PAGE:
We are pleased to finally release version 2.2.0 of Evothings Studio!
The most important new feature is the new build support, something we decided to add due to popular demand. We feel we have come up with a good first approach to tackle this, and while we can only build for Android right now (iOS comes next), all our examples build fine out-of-the-box and you can build on Windows, MacOS or Linux. In addition to the Build button we have also made several other improvements and fixed a bunch of issues, making this the best release so far!
Can’t wait to try it out? Download the 2.2.0 release while you’re reading this!
You now have a Build button
The biggest new feature in 2.2.0 is the automated build process where the Studio can produce an Android apk file for your application. This works for all our included examples and we are working continuing on smoothing this procedure as much as we can to make it trivially simple to build. Our feeling is that it already is quite simple, but we can always improve!
The idea is simple. Instead of forcing the user to set up, configure and maintain a local, complex Cordova build environment — which can introduce all sorts of uncertainty — we decided to use a local virtual build environment instead. This way we can ensure this environment works and is the same for all users of the Studio, regardless if you are on Windows, MacOS or Linux. This is an interesting alternative to cloud build services. We get the same strict control over the build environment, while in contrast to most cloud solutions, it’s completely free, runs locally and gives the user full control over the build process.
How Build works
The Studio uses VirtualBox and Vagrant to drive this feature. Both tools have become de facto standard tools for virtualizing development environments. The Studio guides you to install these two tools, and they are both very easy to download and install.
After that the Studio proceeds to download a Vagrant “box” we call the “Evobox”, a packaged virtual machine, and starts it up running headlessly in a sub-directory to MyApps called “build”. Everything is automatic and all progress can be followed through a new, Build tab in the Studio.
The virtual machine is running Ubuntu Linux (version 16.04 LTS) preloaded with all the tools needed to perform the build. The actual build is a fully clean “out-of-tree”-build which means that all source files for your app are copied into a separate directory under the “build” directory. The Cordova configuration and the following actual build takes place there, outside of your own sources. It also means we configure and build everything from scratch every time, this is by design to make sure we get a clean and robust build with as few problems as possible.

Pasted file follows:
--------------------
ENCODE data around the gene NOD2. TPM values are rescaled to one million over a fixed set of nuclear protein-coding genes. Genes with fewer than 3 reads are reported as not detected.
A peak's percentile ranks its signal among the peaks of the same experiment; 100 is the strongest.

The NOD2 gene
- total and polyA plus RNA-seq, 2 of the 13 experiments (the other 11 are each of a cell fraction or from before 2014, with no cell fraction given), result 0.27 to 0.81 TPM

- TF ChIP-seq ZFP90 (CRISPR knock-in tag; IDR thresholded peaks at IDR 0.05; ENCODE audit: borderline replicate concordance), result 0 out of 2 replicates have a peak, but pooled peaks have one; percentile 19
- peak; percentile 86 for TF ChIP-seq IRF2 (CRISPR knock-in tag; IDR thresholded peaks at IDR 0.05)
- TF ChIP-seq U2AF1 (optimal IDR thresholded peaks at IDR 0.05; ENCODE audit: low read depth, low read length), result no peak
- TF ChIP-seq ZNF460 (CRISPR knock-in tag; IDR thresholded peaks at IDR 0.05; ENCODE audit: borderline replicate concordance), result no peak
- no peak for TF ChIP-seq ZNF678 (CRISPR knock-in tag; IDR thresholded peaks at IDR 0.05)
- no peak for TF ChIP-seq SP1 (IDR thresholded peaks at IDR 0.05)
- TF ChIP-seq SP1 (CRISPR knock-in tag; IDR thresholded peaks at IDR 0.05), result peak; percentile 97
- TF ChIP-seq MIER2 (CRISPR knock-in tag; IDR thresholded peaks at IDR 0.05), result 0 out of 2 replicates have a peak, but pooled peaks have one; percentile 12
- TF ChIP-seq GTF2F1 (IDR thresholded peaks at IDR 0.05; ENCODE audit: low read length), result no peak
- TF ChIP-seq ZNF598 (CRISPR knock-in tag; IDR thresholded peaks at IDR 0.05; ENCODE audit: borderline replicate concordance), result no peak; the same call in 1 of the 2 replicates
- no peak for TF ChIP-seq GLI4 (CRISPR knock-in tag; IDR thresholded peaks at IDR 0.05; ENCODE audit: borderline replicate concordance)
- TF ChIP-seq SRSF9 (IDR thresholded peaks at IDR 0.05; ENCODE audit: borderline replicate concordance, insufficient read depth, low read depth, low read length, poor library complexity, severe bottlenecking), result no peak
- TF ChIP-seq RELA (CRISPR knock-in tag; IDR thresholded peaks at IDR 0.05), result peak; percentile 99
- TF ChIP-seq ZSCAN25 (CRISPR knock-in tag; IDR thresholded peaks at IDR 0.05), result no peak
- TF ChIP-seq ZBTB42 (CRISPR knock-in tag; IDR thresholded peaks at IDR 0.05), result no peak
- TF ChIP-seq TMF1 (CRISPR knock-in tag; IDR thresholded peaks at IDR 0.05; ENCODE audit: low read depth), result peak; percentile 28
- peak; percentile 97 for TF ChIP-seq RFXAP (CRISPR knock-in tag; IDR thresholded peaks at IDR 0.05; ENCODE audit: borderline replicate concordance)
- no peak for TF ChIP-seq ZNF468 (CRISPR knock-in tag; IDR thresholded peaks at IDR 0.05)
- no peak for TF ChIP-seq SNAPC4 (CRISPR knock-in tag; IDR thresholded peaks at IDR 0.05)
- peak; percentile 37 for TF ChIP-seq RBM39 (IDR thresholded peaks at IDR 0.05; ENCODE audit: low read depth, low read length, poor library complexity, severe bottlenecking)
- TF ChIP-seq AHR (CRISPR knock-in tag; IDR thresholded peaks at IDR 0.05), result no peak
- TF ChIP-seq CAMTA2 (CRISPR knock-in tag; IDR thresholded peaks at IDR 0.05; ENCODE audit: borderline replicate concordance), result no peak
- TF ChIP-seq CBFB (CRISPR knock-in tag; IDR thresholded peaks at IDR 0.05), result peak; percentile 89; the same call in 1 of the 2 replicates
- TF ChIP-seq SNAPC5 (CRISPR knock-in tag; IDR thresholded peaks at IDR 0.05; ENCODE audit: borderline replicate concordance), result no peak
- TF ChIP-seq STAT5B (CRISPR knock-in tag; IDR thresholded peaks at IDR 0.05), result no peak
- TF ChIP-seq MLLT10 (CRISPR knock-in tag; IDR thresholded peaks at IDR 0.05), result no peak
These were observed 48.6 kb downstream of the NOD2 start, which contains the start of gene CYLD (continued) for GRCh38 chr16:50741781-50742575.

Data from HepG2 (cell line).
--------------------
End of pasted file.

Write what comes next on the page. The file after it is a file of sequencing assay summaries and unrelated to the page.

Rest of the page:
In upcoming releases, we will improve on this feature even more with a choice of build environments (like for example, different version of Cordova) but also offering more control so that you can adapt and tinker with the build(s) while keeping everything mostly automated. We may also introduce the ability to build locally inside the source tree, and to build incrementally. And of course, we also aim to be able to build for iOS using the same mechanism. More on that later! Any and all feedback on this new functionality is greatly appreciated.
The new News tab gives you interesting (hopefully!) news from the Evothings realm, but is also the basis for a chronological log of work being done in the Studio. In an upcoming release, we aim to weave together certain “developer events” in this view, for example finished builds or other interesting things happening during development. Currently this tab loads a special news feed from our site. And of course it also gives us a less intrusive, less spammy way to inform of new releases or other noteworthy things :)
HTTP vs HTTPS when calling external services
We have seen a lot of people getting bit by the consequences of Evothings Viewer securely loading your app using HTTPS from our cloud proxy servers. We originally moved to HTTPS in order to do the “Right Thing” security wise, but we did not fully anticipate how often our users (including ourselves!) would have problems due to this tighter security.
The problem is, that if you load an app using HTTPS, it is not allowed to connect to other internet servers using plain HTTP – since that would violate the security ruleset dictated in the browser engine’s sand box – and in fact, even if you use HTTPS it may still not work due to the strict requirements of fully proper certificates. Self signed certificates will not suffice, and to make things even worse, you do not get any reasonable error message from the web view about the issue at hand.